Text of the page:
Much of tomato producer Vereijken Kwekerijen’s success has been built on the growers’ know-how and intuition rather than data. “But if we want to survive, we can’t keep doing what we’ve done in the past,” says Ted Claessen, Internal Advisor at Vereijken. To help the company change for the better, the entire growing team signed up for a Plant Empowerment course. The transition from the ‘old-school’ way of growing to the Plant Empowerment philosophy has resulted in happier plants, happier growers, and more profit.
Vereijken Kwekerijen grows vine tomatoes on more than 50 hectares, divided over six production locations in the Dutch province of North Brabant and the Westland area. It is a progressive and results-oriented family business focused on high-quality products and has a strong reputation for growing flavourful Tasty Tom tomatoes all year round. This success is largely the result of the knowledge and experience of the growers, such as Cultivation Director Eric Vereijken, who has been with the company since 1987.
The growers used to spend a lot of time among the plants, making crop management decisions based on their own assessment of the signals of plant health and growth rather than on facts. “Doing something based on your gut feeling is quite old-school. I always say if we continue what we’ve always done, we won’t get any further,” comments Stefan Biemans, Location Manager. “If we want to survive, we can’t keep doing what we’ve done in the past,” agrees Ted Claessen, Internal Advisor at Vereijken. Therefore, the entire growing team attended a Plant Empowerment course to help them keep moving with the times.
Learning to empower the plants
The Plant Empowerment course comprised several four-hour sessions taught by Jan Voogt and Peter Geelen (co-authors of the book ‘Plant Empowerment: The Basic Principles’), contributing to a continuous learning process over a number of months. The sessions were a mix of theory and practical use cases to help the growers apply the ‘Growing by Plant Empowerment’ philosophy in their daily operations. With insights into data-driven growing and the three plant balances – water, energy, and assimilates – the course helped them to understand the importance of keeping the plant balances in equilibrium.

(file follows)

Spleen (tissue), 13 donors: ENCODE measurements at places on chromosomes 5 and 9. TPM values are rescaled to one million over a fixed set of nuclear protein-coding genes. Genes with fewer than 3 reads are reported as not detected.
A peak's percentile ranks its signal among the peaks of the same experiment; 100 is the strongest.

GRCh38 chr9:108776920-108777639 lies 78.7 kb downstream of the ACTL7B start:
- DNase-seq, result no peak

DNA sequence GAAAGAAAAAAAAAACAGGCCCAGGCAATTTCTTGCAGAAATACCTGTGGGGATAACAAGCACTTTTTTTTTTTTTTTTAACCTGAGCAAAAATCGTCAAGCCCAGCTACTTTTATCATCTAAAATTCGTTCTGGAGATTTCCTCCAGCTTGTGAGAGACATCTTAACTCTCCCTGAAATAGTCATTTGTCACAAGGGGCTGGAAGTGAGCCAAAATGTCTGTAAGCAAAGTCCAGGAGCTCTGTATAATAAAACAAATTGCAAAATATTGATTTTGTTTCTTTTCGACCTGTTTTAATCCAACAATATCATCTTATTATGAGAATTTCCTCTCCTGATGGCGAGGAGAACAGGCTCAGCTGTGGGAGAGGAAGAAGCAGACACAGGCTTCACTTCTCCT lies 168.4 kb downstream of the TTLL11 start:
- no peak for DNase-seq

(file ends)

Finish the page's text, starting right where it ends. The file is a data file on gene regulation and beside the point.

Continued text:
“If you change one thing, other things change too. You have to get a clear picture of the multiple consequences. What else do I have to change?” says Claessen. He compares the Plant Empowerment philosophy to the precision-based approach of a Formula One racing team: “You wonder why they make such a fuss about small things. But those details can make the difference between a championship title… or not.”
Implementing the principles
One eye-opener from the Plant Empowerment course has been the importance of radiation protection. “It gives us better calcium transport to the young crop parts, which means healthier leaves,” states Biemans. “Another change we made was to start controlling the RTR – the radiation to temperature ratio. By doing so, we’ve got a plant that is well-balanced every day.”
The moisture balance in the greenhouse is always good, which has reduced the disease problems. The company now uses screening, which used to be unthinkable in tomato cultivation, according to Claessen. As an added advantage, the growers have discovered that well-balanced plants require less energy. “When I started, 70 cubic meters of gas was very common in tomato cultivation. Now, we use less than half of that,” he states. “Which results in more profit,” adds Vereijken.
Translating gut feelings into concrete numbers
Nowadays, the growers make a year plan with the entire season strategy at the start of cultivation. Subsequently, they continuously analyze the data to monitor performance and decide on the necessary changes. “We used to work based on gut feeling, but now we can translate it into a concrete number; we work with physics. The concrete gains are that we have a steadier quality. The plants are happy more constantly,” comments Claessen. “And a happy plant means a happy grower!” adds Biemans.
“I think there will be no future for the old way of growing,” concludes Vereijken. “I’m a man of modern cultivation now,” agrees Claessen.
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